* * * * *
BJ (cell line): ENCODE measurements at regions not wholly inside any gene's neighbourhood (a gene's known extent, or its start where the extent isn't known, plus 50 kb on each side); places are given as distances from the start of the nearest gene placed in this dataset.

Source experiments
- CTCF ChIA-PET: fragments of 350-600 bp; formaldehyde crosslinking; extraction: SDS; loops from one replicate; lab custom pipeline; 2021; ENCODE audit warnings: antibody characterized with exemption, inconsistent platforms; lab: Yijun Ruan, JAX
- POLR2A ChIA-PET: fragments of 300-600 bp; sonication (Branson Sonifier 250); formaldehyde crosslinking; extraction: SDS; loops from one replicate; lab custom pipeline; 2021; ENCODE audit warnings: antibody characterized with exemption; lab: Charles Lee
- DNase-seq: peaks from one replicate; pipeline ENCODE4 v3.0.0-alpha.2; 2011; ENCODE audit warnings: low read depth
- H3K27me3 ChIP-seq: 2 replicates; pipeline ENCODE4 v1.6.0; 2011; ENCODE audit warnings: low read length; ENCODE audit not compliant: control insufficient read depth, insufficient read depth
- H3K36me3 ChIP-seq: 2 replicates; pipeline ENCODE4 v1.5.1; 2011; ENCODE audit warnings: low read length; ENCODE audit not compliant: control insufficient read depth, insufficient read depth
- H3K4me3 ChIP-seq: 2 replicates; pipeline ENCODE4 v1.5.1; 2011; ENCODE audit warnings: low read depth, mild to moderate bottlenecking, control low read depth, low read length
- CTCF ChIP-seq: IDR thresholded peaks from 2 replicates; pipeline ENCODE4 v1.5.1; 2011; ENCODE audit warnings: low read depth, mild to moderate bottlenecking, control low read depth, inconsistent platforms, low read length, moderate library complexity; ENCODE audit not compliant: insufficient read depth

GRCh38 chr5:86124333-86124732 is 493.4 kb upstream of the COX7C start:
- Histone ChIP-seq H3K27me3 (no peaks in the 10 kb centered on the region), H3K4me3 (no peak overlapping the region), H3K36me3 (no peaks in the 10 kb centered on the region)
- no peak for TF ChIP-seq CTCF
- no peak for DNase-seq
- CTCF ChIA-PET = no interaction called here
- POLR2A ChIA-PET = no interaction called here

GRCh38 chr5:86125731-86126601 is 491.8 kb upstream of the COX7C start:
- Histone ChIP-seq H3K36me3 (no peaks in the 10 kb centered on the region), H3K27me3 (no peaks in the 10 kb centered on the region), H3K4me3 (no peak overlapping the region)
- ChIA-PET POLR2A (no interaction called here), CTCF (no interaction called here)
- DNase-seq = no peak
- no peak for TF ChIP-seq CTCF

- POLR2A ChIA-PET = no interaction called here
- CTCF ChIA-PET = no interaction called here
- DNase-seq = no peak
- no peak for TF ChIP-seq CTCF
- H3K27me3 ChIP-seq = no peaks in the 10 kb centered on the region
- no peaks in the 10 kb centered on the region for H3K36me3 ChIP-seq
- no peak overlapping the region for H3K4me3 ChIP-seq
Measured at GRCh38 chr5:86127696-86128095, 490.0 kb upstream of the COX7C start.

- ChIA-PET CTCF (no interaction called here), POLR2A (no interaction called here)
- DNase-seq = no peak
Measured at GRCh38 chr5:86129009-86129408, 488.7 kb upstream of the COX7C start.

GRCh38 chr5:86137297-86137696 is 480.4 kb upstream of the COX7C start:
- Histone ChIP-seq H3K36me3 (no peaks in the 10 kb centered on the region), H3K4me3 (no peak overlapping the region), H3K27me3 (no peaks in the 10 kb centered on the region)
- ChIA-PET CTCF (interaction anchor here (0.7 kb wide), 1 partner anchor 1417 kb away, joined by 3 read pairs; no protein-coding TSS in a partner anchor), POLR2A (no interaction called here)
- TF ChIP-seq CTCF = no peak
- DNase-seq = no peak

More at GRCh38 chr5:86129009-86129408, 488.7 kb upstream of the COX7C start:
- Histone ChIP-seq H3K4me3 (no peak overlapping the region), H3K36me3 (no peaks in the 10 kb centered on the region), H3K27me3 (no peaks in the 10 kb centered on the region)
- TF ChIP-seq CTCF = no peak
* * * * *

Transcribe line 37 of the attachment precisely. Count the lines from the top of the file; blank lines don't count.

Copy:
More at GRCh38 chr5:86129009-86129408, 488.7 kb upstream of the COX7C start: